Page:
Can somebody please tell me what's Shakespeare tries to tell us about power in taming of the shrew?

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coachingcorner eNotes educator| Certified Educator

Many critics wonder at the real seat of power in male/female relationships , not only in Shakespeare’s The Taming Of The Shrew,’ but also in other literature, such as Chaucer’s The Wife Of Bath.’ They are not the first ones to wonder who really ‘wears the trousers’ in marriages which seem, to the outside world, to be traditionally patriarchal. There are many ways of looking at Katherine’s famous speech, at the power dynamics, and at the sexual innuendo in the play. Some see female submission and acquiescence to perceived male power, others see a more ironic twist - that in wrapping men round their little fingers, it is the ladies who have the most power, manipulating men into doing things and using their power to control them. Really, it is a question of reading the play and seeing how it speaks to you personally. We modern readers have a more sophisticated outlook and expectation of relationships. We may perceive the physical description of the ladies as evidence of a farce, a source of comedy. In Elizabethan drama, female characters were always played by boys so it already had a comedic feel and it’s difficult to imagine a serious declaration of submission. The Induction in which Sly is attracted to the page disguised as his wife  satirises  gender roles and the idea of male power. Katherine's final speech seems ironic, suggesting to modern audiences that she is explaining that in reality women have the romantic power and control men while all the time pretending to obey them. The scene could be viewed as Katherine displaying how little her independence has been tamed as she takes over  the scene from her husband, who has been centre stage from the start of the play, so illustrating that he is weak after all, failing to tame her as he originally wanted. He has managed to get a pretence of submission publicly but her strong personality and wild views are still her own. In intellect, in wit, she is more than a match for him, retaining all the power of a wild animal underneath, one who has power as shown  in her summing up of his stupidity :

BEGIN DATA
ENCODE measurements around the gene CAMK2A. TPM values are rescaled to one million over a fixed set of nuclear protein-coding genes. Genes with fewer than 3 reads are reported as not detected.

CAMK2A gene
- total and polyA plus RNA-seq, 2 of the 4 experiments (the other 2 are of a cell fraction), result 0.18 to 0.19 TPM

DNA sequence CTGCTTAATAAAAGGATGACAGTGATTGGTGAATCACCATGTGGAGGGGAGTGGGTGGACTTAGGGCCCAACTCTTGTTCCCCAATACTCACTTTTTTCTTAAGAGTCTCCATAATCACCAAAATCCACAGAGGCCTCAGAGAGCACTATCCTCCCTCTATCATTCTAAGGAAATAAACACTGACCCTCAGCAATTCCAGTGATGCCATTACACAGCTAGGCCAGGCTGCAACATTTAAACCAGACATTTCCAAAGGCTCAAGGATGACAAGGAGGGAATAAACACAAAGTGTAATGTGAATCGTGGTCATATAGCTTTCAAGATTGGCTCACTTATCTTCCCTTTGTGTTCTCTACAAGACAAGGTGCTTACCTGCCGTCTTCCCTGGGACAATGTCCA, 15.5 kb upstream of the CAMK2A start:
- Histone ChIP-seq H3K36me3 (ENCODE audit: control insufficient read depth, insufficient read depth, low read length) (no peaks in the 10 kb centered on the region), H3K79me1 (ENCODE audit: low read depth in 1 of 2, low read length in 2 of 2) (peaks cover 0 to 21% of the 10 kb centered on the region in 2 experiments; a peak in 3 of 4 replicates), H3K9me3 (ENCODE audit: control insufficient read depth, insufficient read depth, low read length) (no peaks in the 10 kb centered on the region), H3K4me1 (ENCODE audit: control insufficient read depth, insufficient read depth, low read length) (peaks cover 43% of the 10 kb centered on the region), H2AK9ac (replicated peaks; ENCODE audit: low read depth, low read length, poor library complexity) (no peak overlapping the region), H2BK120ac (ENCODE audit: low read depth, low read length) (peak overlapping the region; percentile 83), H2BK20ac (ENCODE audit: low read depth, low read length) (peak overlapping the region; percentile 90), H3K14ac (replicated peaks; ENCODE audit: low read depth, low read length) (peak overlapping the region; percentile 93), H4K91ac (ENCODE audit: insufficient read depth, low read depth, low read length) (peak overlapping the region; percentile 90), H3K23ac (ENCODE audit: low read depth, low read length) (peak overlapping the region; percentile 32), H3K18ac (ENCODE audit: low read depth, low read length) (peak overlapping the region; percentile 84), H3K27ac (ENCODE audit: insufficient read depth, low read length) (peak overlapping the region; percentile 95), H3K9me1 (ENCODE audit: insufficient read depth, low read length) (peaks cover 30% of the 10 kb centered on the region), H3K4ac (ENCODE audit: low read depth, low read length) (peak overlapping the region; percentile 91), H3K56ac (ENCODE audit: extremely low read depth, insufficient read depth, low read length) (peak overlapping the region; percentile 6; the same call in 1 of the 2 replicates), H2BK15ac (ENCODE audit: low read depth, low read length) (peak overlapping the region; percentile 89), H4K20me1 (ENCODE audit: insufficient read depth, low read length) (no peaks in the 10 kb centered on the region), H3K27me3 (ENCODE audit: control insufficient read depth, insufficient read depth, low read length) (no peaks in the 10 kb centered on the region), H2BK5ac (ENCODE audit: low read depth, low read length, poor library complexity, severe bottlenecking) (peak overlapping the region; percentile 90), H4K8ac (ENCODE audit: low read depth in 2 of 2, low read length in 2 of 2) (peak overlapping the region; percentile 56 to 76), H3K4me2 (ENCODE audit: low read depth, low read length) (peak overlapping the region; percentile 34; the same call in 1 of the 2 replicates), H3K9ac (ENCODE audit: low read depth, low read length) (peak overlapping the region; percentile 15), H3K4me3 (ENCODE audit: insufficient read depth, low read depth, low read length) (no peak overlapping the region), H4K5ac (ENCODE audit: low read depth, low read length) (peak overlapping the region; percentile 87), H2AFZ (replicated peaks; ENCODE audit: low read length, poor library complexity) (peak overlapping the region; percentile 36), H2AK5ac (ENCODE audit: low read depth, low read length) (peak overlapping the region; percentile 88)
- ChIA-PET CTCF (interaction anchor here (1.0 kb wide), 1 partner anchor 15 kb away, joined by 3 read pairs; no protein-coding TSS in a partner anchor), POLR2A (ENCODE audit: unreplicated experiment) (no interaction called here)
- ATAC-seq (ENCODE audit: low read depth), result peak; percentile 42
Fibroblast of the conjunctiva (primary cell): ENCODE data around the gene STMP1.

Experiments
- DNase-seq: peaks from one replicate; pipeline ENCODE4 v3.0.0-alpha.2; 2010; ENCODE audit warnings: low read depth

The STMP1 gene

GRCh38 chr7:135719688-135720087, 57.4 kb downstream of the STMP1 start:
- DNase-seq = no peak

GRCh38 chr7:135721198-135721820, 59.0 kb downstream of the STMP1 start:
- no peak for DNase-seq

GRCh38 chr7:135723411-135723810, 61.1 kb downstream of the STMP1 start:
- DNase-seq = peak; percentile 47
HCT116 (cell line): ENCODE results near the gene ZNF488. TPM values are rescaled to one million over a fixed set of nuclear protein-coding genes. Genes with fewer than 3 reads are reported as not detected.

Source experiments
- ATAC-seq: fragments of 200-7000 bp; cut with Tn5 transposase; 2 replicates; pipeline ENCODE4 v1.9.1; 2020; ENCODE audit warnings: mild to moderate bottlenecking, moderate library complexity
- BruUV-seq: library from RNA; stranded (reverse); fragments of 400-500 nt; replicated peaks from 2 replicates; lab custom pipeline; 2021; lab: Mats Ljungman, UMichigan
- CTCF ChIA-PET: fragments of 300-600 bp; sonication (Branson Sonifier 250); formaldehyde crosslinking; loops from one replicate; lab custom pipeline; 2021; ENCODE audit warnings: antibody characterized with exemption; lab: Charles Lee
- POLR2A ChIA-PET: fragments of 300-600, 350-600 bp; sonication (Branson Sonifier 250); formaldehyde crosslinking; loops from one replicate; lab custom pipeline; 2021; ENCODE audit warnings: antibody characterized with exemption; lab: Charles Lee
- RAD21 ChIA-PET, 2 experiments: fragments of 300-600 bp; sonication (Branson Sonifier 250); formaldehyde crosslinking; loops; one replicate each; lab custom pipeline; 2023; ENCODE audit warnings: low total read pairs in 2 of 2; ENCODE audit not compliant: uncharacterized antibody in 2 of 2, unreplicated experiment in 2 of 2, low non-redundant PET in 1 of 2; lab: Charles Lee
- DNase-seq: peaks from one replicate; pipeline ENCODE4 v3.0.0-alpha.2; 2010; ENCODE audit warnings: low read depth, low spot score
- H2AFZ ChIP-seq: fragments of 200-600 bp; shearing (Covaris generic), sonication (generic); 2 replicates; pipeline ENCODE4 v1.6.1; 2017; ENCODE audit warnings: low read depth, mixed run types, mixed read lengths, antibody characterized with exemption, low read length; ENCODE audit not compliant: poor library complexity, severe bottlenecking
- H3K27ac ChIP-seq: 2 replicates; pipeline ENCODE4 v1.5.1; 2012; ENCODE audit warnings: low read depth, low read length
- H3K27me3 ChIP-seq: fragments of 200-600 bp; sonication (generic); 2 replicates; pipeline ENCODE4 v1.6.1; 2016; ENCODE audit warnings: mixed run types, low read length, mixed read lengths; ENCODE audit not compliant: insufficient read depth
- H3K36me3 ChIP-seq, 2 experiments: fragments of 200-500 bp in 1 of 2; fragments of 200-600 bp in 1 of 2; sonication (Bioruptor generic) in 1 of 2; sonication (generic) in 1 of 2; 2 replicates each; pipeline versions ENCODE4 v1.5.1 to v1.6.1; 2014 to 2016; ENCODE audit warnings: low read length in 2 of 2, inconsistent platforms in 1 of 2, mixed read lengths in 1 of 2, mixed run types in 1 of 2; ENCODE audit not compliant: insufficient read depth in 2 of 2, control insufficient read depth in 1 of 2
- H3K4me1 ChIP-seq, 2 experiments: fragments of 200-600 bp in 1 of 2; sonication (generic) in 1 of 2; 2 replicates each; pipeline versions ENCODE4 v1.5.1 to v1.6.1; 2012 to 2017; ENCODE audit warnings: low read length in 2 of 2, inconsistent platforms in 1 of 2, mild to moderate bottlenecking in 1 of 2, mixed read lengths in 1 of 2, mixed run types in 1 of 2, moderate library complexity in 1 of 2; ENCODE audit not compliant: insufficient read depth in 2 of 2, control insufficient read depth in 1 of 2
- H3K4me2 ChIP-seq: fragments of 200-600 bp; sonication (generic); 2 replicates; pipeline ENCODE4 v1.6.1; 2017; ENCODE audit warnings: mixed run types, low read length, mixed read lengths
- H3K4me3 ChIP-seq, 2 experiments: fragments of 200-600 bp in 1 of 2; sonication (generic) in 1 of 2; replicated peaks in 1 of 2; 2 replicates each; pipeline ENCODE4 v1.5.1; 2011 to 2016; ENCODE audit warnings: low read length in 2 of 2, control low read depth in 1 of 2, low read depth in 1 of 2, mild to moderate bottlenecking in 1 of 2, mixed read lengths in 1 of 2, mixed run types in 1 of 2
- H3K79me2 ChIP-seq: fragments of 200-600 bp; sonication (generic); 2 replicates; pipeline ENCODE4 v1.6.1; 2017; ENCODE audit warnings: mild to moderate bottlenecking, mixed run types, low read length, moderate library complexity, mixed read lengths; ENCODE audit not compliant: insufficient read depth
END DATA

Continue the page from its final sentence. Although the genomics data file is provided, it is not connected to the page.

PETRUCHIO: Come, come, you wasp, i’faith you are too angry.

KATHERINE: If I be waspish, best beware my sting.

PETRUCHIO: My remedy is then to pluck it out.

KATHERINE: Ay, if the fool could find where it lies.

PETRUCHIO: Who knows not where a wasp does wear his sting? In his tail.

KATHERINE: In his tongue.

PETRUCHIO: Whose tongue?

KATHERINE: Yours, if you talk of tales, and so farewell.

PETRUCHIO: What, with my tongue in your tail?